Discoveries in Diagnosis: Tali Filstein ’21 Researches Autism in Children

Back to All Stories

During the summer, Colgate students are applying their liberal arts know-how in a variety of real-world settings, and they are keeping our community posted on their progress. Neuroscience major Tali Filstein ’21, from Avon, Conn., describes her summer research. 

This summer, I am conducting research on the Infant Screening Project in the Nelson Lab at Boston Children’s Hospital. My research focuses on discovering early biological and behavioral markers of autism. 

Currently, children can only be diagnosed with autism at around ages two or three. This is often too late in a child’s development for intervention therapies that can increase language and communication. The Infant Screening Project is trying to find markers of autism that can be used to diagnose children at a younger age. 

The lab is running a study in which researchers meet with the same children every couple of months for several years. The researchers administer electroencephalogram (EEG) scans, attaching small metal discs called electrodes to the scalp to detect electrical activity in the brain. They also examine the children’s behavior while performing certain behavioral tests.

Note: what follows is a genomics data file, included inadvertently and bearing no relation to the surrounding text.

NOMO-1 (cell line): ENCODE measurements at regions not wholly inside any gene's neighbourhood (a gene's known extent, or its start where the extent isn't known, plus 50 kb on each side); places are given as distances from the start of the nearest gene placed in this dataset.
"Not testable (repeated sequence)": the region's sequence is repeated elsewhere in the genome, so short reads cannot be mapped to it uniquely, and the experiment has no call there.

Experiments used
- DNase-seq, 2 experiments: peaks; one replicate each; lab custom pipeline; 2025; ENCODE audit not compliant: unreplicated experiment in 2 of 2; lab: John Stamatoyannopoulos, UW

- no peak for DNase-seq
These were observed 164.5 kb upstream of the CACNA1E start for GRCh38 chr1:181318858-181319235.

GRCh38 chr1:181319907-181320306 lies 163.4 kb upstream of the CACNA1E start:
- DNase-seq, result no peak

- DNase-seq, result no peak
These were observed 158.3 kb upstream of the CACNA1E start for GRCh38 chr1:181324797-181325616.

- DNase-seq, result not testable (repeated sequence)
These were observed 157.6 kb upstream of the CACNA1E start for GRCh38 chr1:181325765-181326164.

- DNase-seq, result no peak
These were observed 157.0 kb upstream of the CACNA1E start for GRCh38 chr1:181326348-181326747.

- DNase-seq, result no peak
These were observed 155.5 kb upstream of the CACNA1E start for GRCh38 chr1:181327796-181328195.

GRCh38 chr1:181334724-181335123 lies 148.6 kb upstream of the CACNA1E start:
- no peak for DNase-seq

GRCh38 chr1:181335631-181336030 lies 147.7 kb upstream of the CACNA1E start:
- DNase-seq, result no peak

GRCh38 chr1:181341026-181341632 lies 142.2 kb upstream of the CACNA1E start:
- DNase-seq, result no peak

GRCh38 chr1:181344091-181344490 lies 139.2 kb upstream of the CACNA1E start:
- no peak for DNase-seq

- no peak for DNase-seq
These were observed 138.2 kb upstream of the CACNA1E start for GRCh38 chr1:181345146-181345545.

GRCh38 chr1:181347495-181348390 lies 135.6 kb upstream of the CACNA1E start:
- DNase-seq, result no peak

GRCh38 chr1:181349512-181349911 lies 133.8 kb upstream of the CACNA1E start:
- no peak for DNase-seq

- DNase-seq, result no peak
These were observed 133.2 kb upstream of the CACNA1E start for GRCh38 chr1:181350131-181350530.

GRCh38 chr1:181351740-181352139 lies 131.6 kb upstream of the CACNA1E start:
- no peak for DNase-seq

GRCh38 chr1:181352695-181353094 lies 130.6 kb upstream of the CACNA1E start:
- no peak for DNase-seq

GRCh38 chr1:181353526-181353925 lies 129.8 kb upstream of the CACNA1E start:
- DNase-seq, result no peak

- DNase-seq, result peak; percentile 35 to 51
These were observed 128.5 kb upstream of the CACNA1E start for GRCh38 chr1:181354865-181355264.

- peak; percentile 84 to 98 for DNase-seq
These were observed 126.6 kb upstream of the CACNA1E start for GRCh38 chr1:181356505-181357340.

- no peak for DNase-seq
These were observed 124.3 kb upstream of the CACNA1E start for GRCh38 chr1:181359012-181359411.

This data collection continues until the children are old enough to receive a formal autism diagnosis. We hope to compare and contrast test results between children who are eventually diagnosed with autism and those who are not. 

Every day, I ensure that the subjects perform their assigned tasks. I film their tests for future coding, and I record data, code speaking levels as an indicator of social communication, and measure levels of concern for autism. I also attend lectures and journal clubs to stay informed on scientific advances and techniques in the world of cognitive neuroscience. 

Since starting this internship, I’ve formed a better understanding of the differences between conducting research on children and conducting research on adults. Helping the kids focus and cooperate is a science in and of itself — and it’s a science I’ve had to learn quickly. 

This internship is a great combination of my interest in neuroscience and my love for working with kids. I’ve learned a great deal about autism and diagnosis, as well as the inner workings of performing research in a lab setting. Effective data collection and organization is more complex than I could have ever imagined. I’ve gained a deeper appreciation for research, which will be incredibly valuable as I move through my education in the sciences at Colgate.